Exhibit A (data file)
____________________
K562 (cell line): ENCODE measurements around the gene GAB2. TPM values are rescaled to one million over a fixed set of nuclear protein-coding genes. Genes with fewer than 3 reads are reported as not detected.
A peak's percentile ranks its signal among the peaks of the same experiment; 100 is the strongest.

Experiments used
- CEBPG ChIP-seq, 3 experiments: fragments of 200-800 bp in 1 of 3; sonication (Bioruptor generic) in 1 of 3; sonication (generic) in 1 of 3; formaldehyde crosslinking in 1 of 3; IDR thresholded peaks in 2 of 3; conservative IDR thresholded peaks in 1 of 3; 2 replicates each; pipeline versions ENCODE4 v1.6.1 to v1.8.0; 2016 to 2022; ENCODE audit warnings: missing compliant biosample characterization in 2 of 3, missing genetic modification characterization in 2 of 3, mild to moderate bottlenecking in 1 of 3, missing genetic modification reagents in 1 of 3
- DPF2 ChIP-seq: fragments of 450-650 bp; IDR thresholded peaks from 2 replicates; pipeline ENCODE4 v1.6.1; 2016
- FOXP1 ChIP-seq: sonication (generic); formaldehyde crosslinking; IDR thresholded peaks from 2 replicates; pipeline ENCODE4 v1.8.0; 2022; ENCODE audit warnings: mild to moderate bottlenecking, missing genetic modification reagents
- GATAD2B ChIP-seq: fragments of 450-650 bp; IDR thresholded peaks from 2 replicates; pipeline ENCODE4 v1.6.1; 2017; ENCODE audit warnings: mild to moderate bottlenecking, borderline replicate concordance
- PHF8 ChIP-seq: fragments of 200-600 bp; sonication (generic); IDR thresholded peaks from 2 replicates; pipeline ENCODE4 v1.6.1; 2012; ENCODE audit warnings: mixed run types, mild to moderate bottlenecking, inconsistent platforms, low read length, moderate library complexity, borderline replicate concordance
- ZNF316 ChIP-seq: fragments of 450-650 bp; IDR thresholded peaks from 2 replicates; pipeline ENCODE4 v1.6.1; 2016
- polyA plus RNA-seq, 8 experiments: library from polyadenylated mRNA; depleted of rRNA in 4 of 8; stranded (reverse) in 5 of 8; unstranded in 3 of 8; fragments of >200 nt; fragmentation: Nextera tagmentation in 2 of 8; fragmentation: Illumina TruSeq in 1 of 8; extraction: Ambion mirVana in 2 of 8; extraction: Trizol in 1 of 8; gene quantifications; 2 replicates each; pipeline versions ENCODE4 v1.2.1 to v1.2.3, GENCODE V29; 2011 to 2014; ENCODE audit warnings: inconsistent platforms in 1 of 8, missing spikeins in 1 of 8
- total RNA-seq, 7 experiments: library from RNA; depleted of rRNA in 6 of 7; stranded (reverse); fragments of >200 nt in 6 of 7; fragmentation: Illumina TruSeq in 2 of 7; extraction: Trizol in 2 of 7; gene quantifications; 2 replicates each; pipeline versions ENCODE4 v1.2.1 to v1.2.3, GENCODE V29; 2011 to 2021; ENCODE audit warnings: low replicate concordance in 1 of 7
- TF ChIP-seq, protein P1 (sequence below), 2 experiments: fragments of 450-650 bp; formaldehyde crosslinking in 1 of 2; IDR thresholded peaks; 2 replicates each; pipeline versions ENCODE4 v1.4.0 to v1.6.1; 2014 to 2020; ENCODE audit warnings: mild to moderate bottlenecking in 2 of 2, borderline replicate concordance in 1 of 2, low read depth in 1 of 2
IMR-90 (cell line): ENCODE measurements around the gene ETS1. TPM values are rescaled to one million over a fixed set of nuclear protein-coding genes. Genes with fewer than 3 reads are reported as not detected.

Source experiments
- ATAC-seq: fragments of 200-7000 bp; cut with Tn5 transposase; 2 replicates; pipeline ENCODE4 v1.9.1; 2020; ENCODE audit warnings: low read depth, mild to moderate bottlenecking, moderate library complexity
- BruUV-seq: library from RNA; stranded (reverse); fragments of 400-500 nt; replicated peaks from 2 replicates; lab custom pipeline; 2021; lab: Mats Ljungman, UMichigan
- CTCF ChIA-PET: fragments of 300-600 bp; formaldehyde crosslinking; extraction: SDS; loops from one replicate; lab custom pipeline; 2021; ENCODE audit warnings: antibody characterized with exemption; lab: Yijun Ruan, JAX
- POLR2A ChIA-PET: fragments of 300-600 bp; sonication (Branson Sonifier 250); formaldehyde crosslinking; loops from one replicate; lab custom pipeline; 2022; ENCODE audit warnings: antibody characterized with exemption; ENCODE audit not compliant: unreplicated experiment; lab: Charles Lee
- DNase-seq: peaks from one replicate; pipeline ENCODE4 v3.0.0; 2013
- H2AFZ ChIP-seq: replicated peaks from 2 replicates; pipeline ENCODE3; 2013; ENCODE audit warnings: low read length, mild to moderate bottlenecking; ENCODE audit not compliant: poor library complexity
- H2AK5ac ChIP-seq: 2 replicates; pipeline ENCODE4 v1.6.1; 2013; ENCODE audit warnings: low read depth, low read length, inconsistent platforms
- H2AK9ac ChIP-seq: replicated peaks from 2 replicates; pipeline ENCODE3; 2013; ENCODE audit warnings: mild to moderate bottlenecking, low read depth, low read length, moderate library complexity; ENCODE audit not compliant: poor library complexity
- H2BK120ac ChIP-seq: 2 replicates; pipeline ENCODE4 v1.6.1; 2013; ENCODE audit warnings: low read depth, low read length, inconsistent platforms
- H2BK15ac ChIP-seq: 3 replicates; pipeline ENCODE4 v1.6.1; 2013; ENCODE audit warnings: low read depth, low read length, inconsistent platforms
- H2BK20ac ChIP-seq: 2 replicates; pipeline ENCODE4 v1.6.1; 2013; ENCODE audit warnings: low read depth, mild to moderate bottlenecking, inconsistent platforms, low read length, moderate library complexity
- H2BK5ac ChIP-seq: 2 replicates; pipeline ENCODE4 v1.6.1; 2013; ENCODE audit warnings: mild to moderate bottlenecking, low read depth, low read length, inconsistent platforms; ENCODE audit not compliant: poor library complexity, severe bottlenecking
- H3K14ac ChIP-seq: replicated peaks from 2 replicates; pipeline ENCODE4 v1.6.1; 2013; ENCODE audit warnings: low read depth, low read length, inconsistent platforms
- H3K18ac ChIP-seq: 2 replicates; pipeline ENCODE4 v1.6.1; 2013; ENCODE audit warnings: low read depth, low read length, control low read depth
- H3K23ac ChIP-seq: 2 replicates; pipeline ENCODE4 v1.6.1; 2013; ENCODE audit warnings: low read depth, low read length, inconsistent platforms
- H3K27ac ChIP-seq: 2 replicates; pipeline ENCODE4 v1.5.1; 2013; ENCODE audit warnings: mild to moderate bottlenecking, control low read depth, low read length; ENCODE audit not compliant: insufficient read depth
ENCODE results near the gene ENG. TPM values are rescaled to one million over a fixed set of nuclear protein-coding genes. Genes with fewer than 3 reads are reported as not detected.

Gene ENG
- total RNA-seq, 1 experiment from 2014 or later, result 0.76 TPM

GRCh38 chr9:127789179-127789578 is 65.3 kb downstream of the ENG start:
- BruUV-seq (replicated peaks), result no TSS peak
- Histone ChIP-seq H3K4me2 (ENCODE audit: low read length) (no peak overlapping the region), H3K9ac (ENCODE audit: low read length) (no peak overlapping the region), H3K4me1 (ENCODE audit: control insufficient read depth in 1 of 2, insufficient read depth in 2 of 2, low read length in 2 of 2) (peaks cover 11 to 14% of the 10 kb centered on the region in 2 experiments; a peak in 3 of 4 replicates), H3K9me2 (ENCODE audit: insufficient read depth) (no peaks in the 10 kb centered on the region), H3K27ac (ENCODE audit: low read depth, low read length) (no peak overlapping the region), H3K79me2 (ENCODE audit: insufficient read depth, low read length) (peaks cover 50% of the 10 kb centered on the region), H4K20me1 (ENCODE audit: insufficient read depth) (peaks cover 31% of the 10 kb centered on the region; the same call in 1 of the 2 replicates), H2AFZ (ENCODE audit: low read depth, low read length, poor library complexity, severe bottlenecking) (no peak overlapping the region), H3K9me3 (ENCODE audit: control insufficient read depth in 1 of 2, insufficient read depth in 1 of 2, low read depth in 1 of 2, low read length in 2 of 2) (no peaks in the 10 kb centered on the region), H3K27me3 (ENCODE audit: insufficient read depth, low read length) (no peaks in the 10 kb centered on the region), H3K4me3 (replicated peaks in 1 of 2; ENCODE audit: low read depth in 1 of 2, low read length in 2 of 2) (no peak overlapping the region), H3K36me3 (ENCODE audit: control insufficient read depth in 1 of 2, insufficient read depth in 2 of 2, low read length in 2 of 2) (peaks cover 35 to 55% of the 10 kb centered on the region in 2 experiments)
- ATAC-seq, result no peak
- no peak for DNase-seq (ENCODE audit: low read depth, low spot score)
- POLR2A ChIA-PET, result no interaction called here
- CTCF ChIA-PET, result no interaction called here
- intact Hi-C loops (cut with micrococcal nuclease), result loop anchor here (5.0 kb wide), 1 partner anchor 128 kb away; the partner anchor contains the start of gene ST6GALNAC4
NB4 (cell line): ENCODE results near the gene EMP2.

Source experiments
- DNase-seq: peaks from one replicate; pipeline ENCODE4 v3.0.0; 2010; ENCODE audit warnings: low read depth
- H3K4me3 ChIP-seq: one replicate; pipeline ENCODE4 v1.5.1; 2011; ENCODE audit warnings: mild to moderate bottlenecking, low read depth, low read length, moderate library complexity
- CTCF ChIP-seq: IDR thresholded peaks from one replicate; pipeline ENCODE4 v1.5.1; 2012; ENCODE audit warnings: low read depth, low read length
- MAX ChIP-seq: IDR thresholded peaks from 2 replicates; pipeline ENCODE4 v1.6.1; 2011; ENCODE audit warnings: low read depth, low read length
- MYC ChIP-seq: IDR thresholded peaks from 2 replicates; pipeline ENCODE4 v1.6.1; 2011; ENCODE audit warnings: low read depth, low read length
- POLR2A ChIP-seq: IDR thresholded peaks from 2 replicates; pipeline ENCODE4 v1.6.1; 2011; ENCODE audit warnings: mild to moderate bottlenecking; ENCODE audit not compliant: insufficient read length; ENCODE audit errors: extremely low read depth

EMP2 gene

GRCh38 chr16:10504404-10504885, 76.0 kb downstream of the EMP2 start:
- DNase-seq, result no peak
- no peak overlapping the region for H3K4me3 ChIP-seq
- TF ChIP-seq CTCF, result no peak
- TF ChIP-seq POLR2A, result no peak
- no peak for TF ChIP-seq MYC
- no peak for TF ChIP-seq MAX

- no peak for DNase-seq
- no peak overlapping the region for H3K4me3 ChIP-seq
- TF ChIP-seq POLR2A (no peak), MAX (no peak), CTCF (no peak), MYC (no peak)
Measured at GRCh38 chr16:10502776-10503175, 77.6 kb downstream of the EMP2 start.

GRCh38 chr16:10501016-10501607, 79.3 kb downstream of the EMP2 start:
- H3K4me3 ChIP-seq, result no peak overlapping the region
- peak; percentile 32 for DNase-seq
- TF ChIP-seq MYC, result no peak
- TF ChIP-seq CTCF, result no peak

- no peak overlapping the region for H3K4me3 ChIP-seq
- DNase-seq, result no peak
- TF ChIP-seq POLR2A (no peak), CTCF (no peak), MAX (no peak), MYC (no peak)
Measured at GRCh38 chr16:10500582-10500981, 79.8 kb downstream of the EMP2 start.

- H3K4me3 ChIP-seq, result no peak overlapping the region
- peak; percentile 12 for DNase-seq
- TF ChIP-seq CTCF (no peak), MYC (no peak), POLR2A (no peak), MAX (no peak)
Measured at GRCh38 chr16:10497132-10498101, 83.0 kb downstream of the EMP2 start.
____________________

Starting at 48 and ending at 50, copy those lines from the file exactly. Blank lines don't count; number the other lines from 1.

- MYC ChIP-seq: IDR thresholded peaks from 2 replicates; pipeline ENCODE4 v1.6.1; 2011; ENCODE audit warnings: low read depth, low read length
- POLR2A ChIP-seq: IDR thresholded peaks from 2 replicates; pipeline ENCODE4 v1.6.1; 2011; ENCODE audit warnings: mild to moderate bottlenecking; ENCODE audit not compliant: insufficient read length; ENCODE audit errors: extremely low read depth

EMP2 gene